1992 Czechoslovak parliamentary election

Federal elections were held in Czechoslovakia on 5 and 6 June 1992,[1] alongside elections for the Czech and Slovak Assemblies. The result was a victory for the Civic Democratic PartyChristian Democratic Party (ODS-KDS) alliance, which won 48 of the 150 seats in the House of the People and 37 of the 150 seats in the House of Nations. Voter turnout was 84.7%.[2]

1992 Czechoslovak federal election

← 1990 5–6 June 1992

All 150 seats to the House of the People
All 150 seats to the House of Nations
76 seats needed for a majority
Turnout85.08%
  First party Second party Third party
  Vaclav Klaus headshot.jpg Vladimir Meciar.jpg Jiří Svoboda directing Jan Hus (34).jpg
Leader Václav Klaus Vladimír Mečiar Jiří Svoboda
Party ODS HZDS KSČM
Alliance ODSKDS Left Bloc
Seats after 48 24 19
Seat change Increase 48 Increase 24 Increase 19
Popular vote 2,200,937 1,036,459 926,228
Percentage 23.0% 10.8% 9.7%

  Fourth party Fifth party Sixth party
  Blank portrait, male (rectangular).png
Dubcek 1991.jpg
H.E.Peter Weiss 2014.JPG Miroslav Sládek.jpg
Leader Valtr Komárek &
Alexander Dubček
Peter Weiss Miroslav Sládek
Party ČSSD SDĽ SPR–RSČ
Seats after 10 10 8
Seat change Increase 10 Increase 10 Increase 8
Popular vote 648,125 446,230 432,075
Percentage 6.8% 4.7% 4.5%

  Seventh party Eighth party Ninth party
  Josef Lux 01.jpg František Trnka.jpg
Leader Josef Lux František Trnka Jozef Prokeš
Party KDU–ČSL ZS SNS
Alliance LSU
Seats after 7 7 6
Seat change Decrease 2 Increase 7 Steady 0
Popular vote 388,122 378,962 290,249
Percentage 4.0% 4.0% 3.0%

Prime Minister before election

Marián Čalfa
ODÚ

Elected Prime Minister

Jan Stráský
ODS

This would be the last election held in Czechoslovakia. ODS leader Vaclav Klaus insisted that the leader of the largest Slovak party, Vladimir Meciar, agree to a tightly knit federation with a strong central government. Meciar, however, was only willing to agree to a loose confederation in which the Czech lands and Slovakia would both be sovereign. It soon became apparent that a coalition between the two blocs was not feasible, leading Klaus and Meciar to agree to a "velvet divorce."[3] The Federal Assembly formally voted Czechoslovakia out of existence on November 25. Effective on January 1, 1993, Czechoslovakia split into two countries, the Czech Republic and Slovakia.[4]

ResultsEdit

House of the PeopleEdit

Party Votes % Seats +/–
Civic Democratic PartyChristian Democratic Party 2,200,937 23.0 48 New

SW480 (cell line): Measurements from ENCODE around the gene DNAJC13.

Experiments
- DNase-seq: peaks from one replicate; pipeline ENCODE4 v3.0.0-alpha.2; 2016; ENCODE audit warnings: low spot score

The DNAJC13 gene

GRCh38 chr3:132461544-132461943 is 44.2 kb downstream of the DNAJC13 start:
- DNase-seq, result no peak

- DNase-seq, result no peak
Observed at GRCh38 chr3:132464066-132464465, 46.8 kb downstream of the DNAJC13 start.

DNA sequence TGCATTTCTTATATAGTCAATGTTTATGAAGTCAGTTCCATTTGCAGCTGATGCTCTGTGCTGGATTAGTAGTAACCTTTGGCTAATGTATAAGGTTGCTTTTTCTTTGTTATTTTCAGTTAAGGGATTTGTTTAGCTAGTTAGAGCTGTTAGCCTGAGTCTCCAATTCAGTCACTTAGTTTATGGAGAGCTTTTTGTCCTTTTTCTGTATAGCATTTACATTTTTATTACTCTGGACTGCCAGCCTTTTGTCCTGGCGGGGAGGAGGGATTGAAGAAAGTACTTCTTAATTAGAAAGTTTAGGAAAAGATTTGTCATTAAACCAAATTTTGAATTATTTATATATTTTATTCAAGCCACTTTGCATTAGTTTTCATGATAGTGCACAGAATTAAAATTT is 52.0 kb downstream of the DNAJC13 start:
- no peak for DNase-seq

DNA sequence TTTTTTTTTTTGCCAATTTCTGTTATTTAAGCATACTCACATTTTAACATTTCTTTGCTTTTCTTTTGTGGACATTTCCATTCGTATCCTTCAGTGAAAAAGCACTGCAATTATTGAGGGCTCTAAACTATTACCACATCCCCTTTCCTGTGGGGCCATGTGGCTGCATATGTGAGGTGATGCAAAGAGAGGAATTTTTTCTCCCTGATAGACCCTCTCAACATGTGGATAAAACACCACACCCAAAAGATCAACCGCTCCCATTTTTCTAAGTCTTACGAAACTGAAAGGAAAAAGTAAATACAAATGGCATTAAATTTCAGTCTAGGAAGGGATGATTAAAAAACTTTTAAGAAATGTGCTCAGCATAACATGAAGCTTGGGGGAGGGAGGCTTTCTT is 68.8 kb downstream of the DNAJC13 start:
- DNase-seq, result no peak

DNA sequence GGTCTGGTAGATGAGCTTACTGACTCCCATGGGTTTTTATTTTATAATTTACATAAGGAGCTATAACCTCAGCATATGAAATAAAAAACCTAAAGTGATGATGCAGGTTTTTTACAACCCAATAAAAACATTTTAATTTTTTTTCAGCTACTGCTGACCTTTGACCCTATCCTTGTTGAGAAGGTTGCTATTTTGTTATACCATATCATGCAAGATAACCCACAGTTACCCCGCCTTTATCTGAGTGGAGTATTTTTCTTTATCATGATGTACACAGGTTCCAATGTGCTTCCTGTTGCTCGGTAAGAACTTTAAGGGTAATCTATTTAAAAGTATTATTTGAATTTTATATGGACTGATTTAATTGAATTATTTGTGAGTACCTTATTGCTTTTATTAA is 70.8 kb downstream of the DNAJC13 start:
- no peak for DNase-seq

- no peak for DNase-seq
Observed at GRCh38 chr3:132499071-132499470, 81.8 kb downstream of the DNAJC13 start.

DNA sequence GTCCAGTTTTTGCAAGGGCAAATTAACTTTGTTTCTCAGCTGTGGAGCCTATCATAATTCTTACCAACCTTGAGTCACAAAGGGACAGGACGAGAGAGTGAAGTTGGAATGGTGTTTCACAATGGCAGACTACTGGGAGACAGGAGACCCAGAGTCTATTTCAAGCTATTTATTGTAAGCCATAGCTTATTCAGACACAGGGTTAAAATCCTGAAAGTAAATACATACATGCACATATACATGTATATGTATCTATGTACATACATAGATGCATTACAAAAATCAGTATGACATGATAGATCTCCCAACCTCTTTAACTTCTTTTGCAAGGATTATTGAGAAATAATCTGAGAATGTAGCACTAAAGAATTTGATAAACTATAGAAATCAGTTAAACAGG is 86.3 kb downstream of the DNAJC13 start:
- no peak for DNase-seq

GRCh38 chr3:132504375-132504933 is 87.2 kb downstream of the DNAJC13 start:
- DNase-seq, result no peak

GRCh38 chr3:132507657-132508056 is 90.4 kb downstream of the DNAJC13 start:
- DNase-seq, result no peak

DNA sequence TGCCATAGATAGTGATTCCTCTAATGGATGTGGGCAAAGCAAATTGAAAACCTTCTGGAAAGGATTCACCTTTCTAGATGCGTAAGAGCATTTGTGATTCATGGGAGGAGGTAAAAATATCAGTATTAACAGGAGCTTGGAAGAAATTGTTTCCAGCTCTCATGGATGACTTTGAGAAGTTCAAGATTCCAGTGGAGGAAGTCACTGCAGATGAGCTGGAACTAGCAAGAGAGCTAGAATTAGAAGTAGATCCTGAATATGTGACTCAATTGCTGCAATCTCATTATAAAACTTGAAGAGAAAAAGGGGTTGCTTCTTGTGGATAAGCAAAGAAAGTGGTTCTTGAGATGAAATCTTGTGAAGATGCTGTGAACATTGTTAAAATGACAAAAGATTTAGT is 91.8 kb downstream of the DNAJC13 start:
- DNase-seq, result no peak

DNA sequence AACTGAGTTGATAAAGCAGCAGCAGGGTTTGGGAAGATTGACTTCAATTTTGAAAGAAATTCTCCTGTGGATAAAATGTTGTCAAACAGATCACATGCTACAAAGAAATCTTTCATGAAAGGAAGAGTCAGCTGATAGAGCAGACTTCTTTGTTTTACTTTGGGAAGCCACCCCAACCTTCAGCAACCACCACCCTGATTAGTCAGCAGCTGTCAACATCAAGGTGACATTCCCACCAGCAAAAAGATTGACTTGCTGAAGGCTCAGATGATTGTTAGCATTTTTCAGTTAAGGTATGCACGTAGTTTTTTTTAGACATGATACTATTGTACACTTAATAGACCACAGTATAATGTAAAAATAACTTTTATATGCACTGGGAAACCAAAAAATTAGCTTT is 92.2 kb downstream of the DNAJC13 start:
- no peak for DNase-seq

Movement for a Democratic Slovakia 1,036,459 10.8 24 New
Communist Party of Bohemia and Moravia 926,228 9.7 19 New
Czechoslovak Social DemocracySocial Democratic Party of Slovakia 648,125 6.8 10 New
Party of the Democratic Left 446,230 4.7 10 New
Rally for the Republic – Republican Party of Czechoslovakia 432,075 4.5 8 New
Christian and Democratic Union – Czechoslovak People's Party 388,122 4.0 7 New
Liberal-Social Union 378,962 4.0 7 New
Civic Democratic Alliance 323,614 3.4 0 New
Slovak National Party 290,249 3.0 6 0
Civic Movement 284,854 3.0 0 New
Movement for Autonomous Democracy–Party for Moravia and Silesia 279,136 2.9 0 –9
Christian Democratic Movement 277,061 2.9 6 –5
Hungarian Christian Democratic MovementCoexistence 232,776 2.4 5 0
Pensioners for Life Security 214,681 2.2 0 New
Czechoslovak Businessmen's, Traders' and Farmers' Party 166,325 1.7 0 New
Club of Committed Non-Party Members 129,022 1.3 0 New
Civic Democratic Union 122,359 1.3 0 New
Democratic Party 122,226 1.3 0 0
SKDH 106,612 1.1 0 New
NEI 89,817 0.9 0 New
SZS 81,047 0.9 0 New
MPP-MOS 72,877 0.8 0 New
Friends of Beer Party 68,985 0.7 0 0
D92 68,168 0.7 0 New
HSS 67,406 0.7 0 New
SPI 38,580 0.4 0 New
Roma Civic Initiative 33,576 0.4 0 New
Union of Communists of Slovakia 23,487 0.3 0 New
SRNDJ 10,335 0.1 0 New
SLS 10,150 0.1 0 New
NSS-ČSNS 8,922 0.1 0 New
NALI 2,457 0.0 0 New
HZSP-SRÚ 1,576 0.0 0 New
Invalid/blank votes 167,542
Total 9,750,978 100 150 0
Source: Nohlen & Stöver

House of NationsEdit

Party Votes % Seats +/–
Civic Democratic PartyChristian Democratic Party 2,168,421 22.6 37 New
Movement for a Democratic Slovakia 1,045,395 10.9 33 New
Communist Party of Bohemia and Moravia 939,197 9.8 15 New
Czechoslovak Social DemocracySocial Democratic Party of Slovakia 629,029 6.6 11 New
Party of the Democratic Left 433,750 4.5 13 New
SPR-RSČ 423,999 4.4 6 New
KDÚ-ČSL 394,296 4.1 6 New
Liberal-Social Union 393,182 4.1 5 New
Movement for Autonomous Democracy–Party for Moravia and Silesia 322,423 3.4 0 –7
Civic Movement 307,334 3.2 0 New
Slovak National Party 288,864 3.0 9 0
Christian Democratic Movement 272,100 2.8 8 –6
Civic Democratic Alliance 264,371 2.8 0 New
Hungarian Christian Democratic MovementCoexistence 232,364 2.4 7 0
Pensioners for Life Security 222,860 2.3 0 New
Czechoslovak Businessmen's, Traders' and Farmers' Party 172,703 1.8 0 New
Club of Committed Non-Party Members 140,045 1.5 0 New
Civic Democratic Union 124,649 1.3 0 New
Democratic Party 113,176 1.2 0 0
NEI 106,186 1.1 0 New
SKDH 100,054 1.1 0 New
SZS 75,149 0.8 0 New
D92 72,538 0.8 0 New
Friends of Beer Party 71,123 0.7 0 0
MPP-MOS 71,122 0.7 0 New
HSS 67,073 0.7 0 New
Roma Civic Initiative 34,530 0.4 0 New
SPI 31,392 0.3 0 New
ZKS 22,202 0.2 0 New
SRNDJ 11,099 0.1 0 New
SLS 10,056 0.1 0 New
NSS-ČSNS 9,405 0.1 0 New
NALI 2,992 0.0 0 New
HZSP-SRÚ 1,086 0.0 0 New
Invalid/blank votes 172,167
Total 9,746,332 100 150 0
Source: Nohlen & Stöver

ReferencesEdit

  1. ^ Dieter Nohlen & Philip Stöver (2010) Elections in Europe: A data handbook, p471 ISBN 978-3-8329-5609-7
  2. ^ Nohlen & Stöver, p472
  3. ^ "Czechoslovakia to Split Up in 'Velvet Divorce'". Los Angeles Times. Associated Press. June 6, 1992.
  4. ^ Stephen Engelberg (January 1, 1993). "Czechoslovakia Breaks in Two, To Wide Regret". The New York Times.